Futures contracts have become an integral part of the financial sector. Traders speculate and trade on a wide range of securities and what they believe the price of those securities will do. For example, the price of oil will increase in a month’s time, or the value of gold will fall, etc. Basically, it’s gambling on what you think is going to happen in the future.
Crypto ETFs trade futures contracts that speculate on fluctuations in the price of crypto assets. For example, betting on what the price of Bitcoin will do, instead of actually investing and trading Bitcoin.
Other types of crypto ETFs
Another form of crypto ETF is a stock-based ETF. This is a little different from other crypto ETFs in that it doesn’t track Bitcoin, Ethereum, or other cryptocurrencies. Instead, it tracks the performance of the wider crypto market.
Instead of investing in crypto, it invests in companies involved in the industry. Bitcoin miners, crypto exchanges, hedge funds, or even companies that are known to hold large reserves of cryptocurrency, such as Tesla.
In this sense, these ETFs are similar to other ETFs that track the performance of other industries, like tech or blue chip companies.
Should I invest in a crypto ETF?
A crypto ETF could be a good investment, but it depends on what you’re looking for. As it’s tracking notoriously volatile assets, it’s likely to be more volatile than many other ETFs. So it may not be ideal for long-term, passive investing.
And if you want to invest specifically in cryptocurrency, just without the hassle of it then, once again, a crypto ETF probably isn’t for you. Unless the ETF directly holds the assets, and is not simply investing in futures contracts, then it’s difficult for the ETF to accurately track the index. While a crypto ETF gets you indirect exposure to the cryptomarket, it’s not the same as actually investing in cryptocurrency itself.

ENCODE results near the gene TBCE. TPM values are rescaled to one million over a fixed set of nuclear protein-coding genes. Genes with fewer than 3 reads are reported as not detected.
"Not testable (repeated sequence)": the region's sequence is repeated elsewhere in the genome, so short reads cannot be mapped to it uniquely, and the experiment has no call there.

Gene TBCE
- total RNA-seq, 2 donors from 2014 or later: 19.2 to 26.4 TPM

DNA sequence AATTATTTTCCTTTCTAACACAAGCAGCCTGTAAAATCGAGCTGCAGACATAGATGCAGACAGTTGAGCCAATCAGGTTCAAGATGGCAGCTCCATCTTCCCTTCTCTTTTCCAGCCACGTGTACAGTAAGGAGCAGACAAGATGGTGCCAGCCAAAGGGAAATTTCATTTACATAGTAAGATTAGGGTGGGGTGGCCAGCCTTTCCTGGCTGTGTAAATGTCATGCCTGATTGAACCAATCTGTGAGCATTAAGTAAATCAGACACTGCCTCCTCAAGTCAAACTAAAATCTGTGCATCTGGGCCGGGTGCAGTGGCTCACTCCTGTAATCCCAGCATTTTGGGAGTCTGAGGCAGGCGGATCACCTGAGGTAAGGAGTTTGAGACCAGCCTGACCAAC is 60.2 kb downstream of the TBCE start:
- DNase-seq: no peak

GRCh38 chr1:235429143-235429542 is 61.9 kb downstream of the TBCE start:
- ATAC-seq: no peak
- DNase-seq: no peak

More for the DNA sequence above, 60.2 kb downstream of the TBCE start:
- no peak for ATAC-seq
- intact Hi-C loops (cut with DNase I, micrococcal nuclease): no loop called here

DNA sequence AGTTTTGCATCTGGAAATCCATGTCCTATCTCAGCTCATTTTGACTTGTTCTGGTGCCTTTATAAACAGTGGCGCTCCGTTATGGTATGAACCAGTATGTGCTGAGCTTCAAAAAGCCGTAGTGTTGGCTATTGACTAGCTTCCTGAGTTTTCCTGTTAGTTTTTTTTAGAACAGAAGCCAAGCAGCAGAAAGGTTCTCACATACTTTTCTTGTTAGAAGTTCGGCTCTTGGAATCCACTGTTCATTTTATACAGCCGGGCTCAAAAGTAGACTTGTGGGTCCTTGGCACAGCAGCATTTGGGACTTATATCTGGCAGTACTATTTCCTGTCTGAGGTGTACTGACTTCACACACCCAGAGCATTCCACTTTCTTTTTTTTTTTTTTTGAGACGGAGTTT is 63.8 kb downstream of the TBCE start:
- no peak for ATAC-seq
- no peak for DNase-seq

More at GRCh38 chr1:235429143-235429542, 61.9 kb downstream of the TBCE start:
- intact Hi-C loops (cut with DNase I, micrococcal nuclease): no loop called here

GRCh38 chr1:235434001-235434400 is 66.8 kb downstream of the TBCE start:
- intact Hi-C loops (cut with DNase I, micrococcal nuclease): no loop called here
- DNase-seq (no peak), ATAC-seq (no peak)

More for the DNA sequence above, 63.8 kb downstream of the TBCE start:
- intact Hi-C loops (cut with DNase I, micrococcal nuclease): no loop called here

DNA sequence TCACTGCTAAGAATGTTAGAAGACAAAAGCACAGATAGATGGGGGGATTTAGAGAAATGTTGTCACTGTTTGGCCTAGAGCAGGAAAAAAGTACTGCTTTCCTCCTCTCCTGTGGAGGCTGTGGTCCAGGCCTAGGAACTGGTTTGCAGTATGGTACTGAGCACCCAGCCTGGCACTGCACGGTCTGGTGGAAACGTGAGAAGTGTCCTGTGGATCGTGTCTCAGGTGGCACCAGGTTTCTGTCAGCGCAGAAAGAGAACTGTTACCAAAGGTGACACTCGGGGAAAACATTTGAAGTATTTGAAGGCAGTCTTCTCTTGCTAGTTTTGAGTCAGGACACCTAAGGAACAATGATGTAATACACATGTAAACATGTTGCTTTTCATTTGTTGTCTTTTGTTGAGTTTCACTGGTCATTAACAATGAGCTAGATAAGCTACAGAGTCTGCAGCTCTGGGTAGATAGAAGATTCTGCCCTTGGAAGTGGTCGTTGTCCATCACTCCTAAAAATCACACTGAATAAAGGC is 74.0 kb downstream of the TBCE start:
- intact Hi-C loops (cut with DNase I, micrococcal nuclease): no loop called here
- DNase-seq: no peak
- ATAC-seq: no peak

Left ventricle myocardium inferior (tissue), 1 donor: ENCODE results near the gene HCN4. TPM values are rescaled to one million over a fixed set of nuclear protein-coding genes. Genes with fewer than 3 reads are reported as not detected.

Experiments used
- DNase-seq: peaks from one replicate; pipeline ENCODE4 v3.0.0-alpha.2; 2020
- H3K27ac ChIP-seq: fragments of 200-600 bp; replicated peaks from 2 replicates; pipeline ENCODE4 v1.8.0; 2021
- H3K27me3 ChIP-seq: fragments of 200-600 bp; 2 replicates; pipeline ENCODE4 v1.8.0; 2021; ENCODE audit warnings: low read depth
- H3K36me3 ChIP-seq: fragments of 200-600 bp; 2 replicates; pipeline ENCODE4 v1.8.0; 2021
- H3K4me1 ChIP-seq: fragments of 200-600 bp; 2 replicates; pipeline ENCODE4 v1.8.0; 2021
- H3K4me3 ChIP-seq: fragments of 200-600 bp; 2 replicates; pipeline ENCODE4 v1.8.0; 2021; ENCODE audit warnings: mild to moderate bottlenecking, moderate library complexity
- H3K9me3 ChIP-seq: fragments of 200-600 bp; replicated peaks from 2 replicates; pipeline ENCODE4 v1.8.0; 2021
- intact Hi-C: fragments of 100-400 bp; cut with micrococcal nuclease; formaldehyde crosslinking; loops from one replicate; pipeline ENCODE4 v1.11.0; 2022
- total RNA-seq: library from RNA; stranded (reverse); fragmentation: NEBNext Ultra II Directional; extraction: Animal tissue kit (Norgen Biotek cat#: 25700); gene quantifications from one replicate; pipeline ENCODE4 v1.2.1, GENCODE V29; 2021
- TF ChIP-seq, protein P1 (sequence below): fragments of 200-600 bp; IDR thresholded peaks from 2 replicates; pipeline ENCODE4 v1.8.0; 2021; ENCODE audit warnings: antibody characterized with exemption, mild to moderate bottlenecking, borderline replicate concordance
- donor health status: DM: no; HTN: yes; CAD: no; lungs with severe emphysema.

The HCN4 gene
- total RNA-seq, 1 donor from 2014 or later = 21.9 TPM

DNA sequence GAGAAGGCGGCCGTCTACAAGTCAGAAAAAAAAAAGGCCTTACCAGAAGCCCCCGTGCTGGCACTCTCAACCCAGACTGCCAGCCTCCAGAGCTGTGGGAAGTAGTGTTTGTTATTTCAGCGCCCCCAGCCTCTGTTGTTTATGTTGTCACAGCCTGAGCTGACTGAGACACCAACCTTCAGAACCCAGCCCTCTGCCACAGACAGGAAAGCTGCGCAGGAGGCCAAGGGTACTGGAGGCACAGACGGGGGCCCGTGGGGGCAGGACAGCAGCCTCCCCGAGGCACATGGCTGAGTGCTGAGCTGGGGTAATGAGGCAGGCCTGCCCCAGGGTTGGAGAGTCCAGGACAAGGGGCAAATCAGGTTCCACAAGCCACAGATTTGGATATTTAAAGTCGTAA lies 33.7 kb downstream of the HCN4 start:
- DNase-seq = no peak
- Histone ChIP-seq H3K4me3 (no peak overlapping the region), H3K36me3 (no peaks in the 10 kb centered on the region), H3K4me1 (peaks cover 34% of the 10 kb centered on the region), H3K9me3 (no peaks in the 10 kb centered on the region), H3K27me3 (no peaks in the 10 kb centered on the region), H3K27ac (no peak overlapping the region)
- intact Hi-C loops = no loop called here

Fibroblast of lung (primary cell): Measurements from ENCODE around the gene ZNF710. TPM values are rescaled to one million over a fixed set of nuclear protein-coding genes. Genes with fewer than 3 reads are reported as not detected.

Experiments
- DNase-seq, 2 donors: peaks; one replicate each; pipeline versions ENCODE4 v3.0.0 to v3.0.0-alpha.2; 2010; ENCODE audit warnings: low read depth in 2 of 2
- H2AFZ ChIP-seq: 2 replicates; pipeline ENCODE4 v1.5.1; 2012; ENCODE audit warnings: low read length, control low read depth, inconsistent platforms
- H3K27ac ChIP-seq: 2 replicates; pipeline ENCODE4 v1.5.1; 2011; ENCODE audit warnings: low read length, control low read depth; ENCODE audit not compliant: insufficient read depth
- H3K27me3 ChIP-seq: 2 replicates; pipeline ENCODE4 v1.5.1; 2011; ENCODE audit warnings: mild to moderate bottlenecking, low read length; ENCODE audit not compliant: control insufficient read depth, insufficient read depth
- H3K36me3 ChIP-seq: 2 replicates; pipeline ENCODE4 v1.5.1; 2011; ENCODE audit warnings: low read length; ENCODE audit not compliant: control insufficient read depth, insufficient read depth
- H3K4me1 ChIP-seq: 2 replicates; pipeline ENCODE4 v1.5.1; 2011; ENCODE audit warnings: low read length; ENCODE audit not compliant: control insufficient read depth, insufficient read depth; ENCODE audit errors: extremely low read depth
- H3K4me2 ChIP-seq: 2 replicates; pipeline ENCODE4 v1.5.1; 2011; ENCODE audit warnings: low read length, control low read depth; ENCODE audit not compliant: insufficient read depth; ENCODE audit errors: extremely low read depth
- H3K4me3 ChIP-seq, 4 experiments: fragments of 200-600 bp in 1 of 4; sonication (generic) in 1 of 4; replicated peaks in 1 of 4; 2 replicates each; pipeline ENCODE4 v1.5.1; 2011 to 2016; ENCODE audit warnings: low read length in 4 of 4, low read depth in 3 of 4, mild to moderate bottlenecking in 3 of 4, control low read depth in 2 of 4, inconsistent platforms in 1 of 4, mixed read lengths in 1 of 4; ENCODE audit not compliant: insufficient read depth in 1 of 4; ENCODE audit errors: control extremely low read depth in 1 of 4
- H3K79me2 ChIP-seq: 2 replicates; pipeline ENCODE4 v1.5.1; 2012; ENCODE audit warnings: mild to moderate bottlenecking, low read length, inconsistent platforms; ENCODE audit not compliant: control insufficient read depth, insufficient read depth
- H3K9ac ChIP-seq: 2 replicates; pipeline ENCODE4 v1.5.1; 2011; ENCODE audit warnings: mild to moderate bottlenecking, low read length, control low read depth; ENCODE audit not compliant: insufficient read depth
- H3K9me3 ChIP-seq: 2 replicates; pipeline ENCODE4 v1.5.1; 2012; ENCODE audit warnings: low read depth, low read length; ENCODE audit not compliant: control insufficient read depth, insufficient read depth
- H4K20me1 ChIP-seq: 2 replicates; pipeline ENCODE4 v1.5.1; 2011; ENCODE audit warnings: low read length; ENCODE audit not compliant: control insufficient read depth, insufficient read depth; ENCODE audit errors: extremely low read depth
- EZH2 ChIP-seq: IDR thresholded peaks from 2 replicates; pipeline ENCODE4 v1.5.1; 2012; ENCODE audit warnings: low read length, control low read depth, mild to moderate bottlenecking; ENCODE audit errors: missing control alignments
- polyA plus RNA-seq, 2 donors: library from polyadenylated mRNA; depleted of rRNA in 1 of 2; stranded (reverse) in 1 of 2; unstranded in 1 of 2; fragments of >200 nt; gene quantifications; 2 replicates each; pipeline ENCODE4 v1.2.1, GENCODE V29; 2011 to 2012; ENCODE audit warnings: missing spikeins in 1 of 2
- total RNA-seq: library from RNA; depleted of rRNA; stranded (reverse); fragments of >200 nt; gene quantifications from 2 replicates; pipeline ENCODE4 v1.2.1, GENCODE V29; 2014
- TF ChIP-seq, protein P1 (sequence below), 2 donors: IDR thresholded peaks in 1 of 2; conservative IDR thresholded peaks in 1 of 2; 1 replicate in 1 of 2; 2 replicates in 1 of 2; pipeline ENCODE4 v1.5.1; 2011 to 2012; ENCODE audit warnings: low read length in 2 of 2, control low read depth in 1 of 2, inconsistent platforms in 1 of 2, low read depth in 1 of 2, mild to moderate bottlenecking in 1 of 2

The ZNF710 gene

For example, if you buy shares in a Bitcoin ETF right before a huge price surge, you may not see the same benefits as you would if you actually bought Bitcoin.
Furthermore, crypto ETFs don’t offer the very thing that’s the backbone of the cryptomarket – decentralisation. A crypto ETF is purely an investment approach to cryptocurrency. So if you believe in what cryptocurrencies are trying to achieve, in a more philosophical sense, then a crypto ETF isn’t for you.
What crypto ETFs are available in New Zealand?
There are a number of Bitcoin ETFs available overseas, but most of these aren’t easily available for your average trader here in New Zealand. And to access most of them, you may need to go through a broker or fund manager.
For those that use online share trading platforms like Sharesies and Hatch, you do have access to the Proshares Bitcoin Strategy ETF. But keep in mind this invests in futures, not actual Bitcoin.
There is one New Zealand based option, however, the Vault International Bitcoin Fund. This isn’t an ETF, but it does invest in Bitcoin ETFs. Though, again, the Bitcoin ETFs it’s investing in do not hold Bitcoin themselves. So your investment may not accurately track Bitcoin’s price.
Where to buy Crypto in NZ
The display order does not reflect any ranking or rating by Canstar. The table does not include all providers in the market.
|Provider||Fiat Currencies||Bitcoin||Other Currencies||Est.|
|Easy Crypto||NZD, AUD||Yes||100+||2018|
|Independent Reserve||NZD, AUD, USA||Yes||24||2013|
This information is not an endorsement by Canstar of cryptocurrency or any specific provider. Canstar is providing factual information supplied by providers. Cryptocurrencies are speculative, complex and involve significant risks. Canstar is not providing a recommendation for your individual circumstances or in relation to any particular product or provider.
About the author of this page
This report was written by Canstar Content Producer, Andrew Broadley. Andrew is an experienced writer with a wide range of industry experience. Starting out, he cut his teeth working as a writer for print and online magazines, and he has worked in both journalism and editorial roles. His content has covered lifestyle and culture, marketing and, more recently, finance for Canstar.